Facing an eviction can drain your finances and your emotional energy. The end result of an eviction is moving out of your apartment, and housing options may be limited in the area where you need to live for your job or other purposes. The more mistakes you make in the evictions process, the worse things become. That’s why it’s so important to know what to do to defend yourself and to protect your rental history. You should also know about the 4 things you shouldn’t do.
1 – Ignore It
It’s stressful when you’re a facing an eviction, especially if you’re living with children. The prospect of not having a suitable alternative place to live, or no options at all, is enough to keep anyone awake at night. Add to that a not-so-good relationship with your landlord, and you might want to pretend that you received no notice at all. This is a huge mistake, and it will come back to haunt you when your landlord files a case against you in court. Don’t ignore an eviction notice, but instead seek legal help immediately.
2 – Confront Your Landlord
It’s one thing to approach your landlord to reach a legal resolution. It’s another thing to confront your landlord out of anger, and to tell them all the ways that they are a terrible landlord. That won’t help you much when facing an eviction, and it will probably just make things worse. For example, your landlord may have wanted to evict you prior to a confrontation, but now they may want to sue for damages and back rent. If you plan to seek legal help, let your attorney communicate with your landlord; don’t do it yourself. If you plan to defend yourself in court, address the eviction notice in writing first, and then follow up with a calm discussion on your part. Try to negotiate a resolution, and follow that up with a written agreement about the resolution.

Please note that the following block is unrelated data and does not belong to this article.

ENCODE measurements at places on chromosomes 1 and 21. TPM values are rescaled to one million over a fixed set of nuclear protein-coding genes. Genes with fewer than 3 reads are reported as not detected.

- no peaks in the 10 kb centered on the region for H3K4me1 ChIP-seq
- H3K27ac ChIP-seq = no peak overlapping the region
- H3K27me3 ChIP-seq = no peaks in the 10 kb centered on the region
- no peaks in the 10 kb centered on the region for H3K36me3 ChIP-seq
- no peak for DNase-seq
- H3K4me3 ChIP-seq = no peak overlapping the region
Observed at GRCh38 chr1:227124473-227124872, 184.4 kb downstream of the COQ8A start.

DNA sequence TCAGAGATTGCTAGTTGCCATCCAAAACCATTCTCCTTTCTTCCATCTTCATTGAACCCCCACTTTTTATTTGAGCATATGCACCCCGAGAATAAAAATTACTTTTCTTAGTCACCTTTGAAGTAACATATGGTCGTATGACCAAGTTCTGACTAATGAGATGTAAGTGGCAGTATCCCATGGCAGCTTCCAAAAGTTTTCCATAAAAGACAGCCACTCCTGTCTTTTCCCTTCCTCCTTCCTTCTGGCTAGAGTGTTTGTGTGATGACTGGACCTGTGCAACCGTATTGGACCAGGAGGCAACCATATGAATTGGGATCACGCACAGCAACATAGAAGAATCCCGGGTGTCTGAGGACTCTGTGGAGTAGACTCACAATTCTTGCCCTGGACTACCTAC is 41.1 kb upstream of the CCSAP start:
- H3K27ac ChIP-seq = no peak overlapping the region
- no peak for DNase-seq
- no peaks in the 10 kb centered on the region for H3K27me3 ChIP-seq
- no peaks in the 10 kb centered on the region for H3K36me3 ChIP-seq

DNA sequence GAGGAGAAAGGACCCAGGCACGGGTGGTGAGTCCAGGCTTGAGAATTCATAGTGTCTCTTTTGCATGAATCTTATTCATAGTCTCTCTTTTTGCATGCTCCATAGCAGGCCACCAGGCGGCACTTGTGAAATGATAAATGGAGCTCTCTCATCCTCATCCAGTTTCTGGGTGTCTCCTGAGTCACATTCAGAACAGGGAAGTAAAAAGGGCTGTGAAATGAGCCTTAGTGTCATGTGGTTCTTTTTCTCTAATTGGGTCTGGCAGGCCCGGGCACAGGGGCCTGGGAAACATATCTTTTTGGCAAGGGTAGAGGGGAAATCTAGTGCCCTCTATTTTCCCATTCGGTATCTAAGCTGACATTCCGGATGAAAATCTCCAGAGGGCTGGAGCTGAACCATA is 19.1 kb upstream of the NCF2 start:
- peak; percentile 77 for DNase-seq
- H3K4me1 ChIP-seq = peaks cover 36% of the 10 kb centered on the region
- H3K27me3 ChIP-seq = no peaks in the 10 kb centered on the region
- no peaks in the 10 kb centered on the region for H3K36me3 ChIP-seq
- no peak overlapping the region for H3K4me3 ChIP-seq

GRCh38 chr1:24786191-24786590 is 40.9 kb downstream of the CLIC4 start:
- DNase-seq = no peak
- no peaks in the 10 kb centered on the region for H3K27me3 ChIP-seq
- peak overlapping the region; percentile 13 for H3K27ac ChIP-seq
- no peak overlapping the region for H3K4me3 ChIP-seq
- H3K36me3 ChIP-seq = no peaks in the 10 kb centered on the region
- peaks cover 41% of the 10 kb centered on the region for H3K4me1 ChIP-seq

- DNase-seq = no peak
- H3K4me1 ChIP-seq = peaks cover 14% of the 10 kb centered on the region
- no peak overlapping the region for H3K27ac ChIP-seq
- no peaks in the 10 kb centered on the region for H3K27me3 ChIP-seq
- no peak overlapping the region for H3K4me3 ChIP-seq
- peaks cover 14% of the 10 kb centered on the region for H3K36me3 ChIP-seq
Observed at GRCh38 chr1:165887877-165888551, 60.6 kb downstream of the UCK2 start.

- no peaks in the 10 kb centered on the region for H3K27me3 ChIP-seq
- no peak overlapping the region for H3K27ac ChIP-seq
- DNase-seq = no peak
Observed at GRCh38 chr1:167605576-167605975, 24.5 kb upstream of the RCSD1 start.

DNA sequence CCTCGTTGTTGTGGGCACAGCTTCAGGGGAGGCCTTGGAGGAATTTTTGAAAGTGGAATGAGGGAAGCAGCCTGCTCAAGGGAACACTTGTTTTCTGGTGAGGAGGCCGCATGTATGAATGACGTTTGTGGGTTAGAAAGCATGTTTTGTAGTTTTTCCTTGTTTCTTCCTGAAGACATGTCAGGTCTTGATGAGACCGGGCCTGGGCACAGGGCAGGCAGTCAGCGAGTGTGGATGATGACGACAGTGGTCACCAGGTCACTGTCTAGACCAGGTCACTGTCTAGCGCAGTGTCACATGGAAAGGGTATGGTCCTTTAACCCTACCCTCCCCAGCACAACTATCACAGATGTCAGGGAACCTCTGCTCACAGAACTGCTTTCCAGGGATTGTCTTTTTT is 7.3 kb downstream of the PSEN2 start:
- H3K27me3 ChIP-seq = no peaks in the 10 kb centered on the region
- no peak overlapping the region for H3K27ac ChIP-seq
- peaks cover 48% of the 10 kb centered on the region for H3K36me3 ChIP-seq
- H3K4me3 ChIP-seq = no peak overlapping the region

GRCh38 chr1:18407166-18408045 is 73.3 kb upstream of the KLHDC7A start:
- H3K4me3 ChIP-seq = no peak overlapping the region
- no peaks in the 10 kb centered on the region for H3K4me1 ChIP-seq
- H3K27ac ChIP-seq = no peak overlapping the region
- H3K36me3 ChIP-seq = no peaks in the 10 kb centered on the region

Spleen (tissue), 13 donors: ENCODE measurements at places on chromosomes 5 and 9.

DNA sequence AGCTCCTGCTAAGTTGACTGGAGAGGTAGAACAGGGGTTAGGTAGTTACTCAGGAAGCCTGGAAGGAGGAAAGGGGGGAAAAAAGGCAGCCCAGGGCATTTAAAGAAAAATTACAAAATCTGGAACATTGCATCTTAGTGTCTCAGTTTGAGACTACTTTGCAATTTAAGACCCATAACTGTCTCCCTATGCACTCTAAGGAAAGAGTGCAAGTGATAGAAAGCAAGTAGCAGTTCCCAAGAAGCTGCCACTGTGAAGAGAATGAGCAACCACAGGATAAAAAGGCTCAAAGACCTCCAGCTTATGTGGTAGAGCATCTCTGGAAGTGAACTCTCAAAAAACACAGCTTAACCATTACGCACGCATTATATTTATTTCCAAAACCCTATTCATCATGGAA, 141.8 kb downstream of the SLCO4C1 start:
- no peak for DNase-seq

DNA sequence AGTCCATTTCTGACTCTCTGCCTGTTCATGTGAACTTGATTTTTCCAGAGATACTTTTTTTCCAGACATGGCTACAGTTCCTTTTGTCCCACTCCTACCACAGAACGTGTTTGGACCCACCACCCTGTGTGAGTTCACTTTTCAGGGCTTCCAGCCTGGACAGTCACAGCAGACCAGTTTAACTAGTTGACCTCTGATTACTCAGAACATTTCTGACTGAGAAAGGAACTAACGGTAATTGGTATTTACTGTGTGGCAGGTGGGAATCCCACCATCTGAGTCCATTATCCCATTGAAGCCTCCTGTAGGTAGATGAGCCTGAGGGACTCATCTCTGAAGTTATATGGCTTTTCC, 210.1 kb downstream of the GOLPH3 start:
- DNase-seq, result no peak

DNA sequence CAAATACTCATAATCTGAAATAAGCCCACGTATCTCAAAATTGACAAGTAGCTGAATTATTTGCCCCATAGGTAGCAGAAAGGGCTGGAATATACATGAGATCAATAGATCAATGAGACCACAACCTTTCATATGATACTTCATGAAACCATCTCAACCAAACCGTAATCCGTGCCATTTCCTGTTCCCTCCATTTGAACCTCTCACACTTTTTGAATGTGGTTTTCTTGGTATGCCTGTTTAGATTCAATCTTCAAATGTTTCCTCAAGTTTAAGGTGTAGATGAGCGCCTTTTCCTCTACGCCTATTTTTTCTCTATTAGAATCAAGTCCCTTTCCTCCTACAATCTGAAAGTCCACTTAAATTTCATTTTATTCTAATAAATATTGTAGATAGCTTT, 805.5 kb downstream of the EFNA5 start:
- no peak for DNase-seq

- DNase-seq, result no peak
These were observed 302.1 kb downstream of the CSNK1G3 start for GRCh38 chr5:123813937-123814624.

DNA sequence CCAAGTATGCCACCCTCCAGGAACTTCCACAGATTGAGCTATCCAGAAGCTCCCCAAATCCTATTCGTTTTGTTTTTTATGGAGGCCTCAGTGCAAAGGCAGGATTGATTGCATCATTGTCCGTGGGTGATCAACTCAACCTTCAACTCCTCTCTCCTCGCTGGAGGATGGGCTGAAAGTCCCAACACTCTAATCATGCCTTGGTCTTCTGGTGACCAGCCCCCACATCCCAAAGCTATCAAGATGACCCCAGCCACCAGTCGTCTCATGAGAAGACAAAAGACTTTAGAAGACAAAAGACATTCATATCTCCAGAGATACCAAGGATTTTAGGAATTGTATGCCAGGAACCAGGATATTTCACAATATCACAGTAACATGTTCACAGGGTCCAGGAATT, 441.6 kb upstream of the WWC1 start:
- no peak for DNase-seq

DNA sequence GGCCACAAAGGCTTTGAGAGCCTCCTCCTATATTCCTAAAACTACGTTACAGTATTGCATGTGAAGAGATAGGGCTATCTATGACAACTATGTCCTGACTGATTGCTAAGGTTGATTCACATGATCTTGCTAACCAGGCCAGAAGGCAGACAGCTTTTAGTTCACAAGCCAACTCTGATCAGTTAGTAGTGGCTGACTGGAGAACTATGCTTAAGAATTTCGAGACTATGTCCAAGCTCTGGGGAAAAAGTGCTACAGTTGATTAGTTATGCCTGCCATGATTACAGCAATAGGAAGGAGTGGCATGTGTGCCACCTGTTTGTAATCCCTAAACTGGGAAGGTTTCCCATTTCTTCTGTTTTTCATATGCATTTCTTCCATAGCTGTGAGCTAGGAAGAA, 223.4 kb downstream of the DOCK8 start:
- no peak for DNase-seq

3 – Damage the Apartment
Don’t move out and retaliate by damaging the apartment. You’re not “safe” from a lawsuit just because you move out, even if you move to another state. The landlord can still sue you for damages, and a court judgment can lead to wage garnishments and possession of your assets. What you should do is take photographs and video footage of damages to the apartment that might be the underlying basis for the landlord initiating an eviction proceeding against you. Be prepared with an answer as to how or when those damages occurred, and how you’re not responsible for them. Any “walk through” inspection report that you and your landlord signed prior to moving in would be helpful.
4 – Stop Paying Rent without Advice or Research
There are instances in which it’s within your legal rights to stop paying rent when facing an eviction. However, you need to know what those instances are according to your state laws, so that you can show up to court with a legal defense. A landlord may refuse to accept rent, and you may have to pay it in escrow to show your good faith effort to pay rent. The only way to know your options is to do your research or consult with an eviction lawyer.
Try not to panic when facing eviction. Instead, get the help you need to defend yourself while at the same time looking for another place to live.